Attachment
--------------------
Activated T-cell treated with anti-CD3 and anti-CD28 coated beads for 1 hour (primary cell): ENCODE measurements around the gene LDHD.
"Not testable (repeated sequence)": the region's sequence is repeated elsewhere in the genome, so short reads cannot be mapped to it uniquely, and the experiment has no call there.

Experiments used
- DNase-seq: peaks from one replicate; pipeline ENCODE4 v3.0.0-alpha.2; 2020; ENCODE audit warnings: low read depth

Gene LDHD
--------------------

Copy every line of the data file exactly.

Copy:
Activated T-cell treated with anti-CD3 and anti-CD28 coated beads for 1 hour (primary cell): ENCODE measurements around the gene LDHD.
"Not testable (repeated sequence)": the region's sequence is repeated elsewhere in the genome, so short reads cannot be mapped to it uniquely, and the experiment has no call there.

Experiments used
- DNase-seq: peaks from one replicate; pipeline ENCODE4 v3.0.0-alpha.2; 2020; ENCODE audit warnings: low read depth

Gene LDHD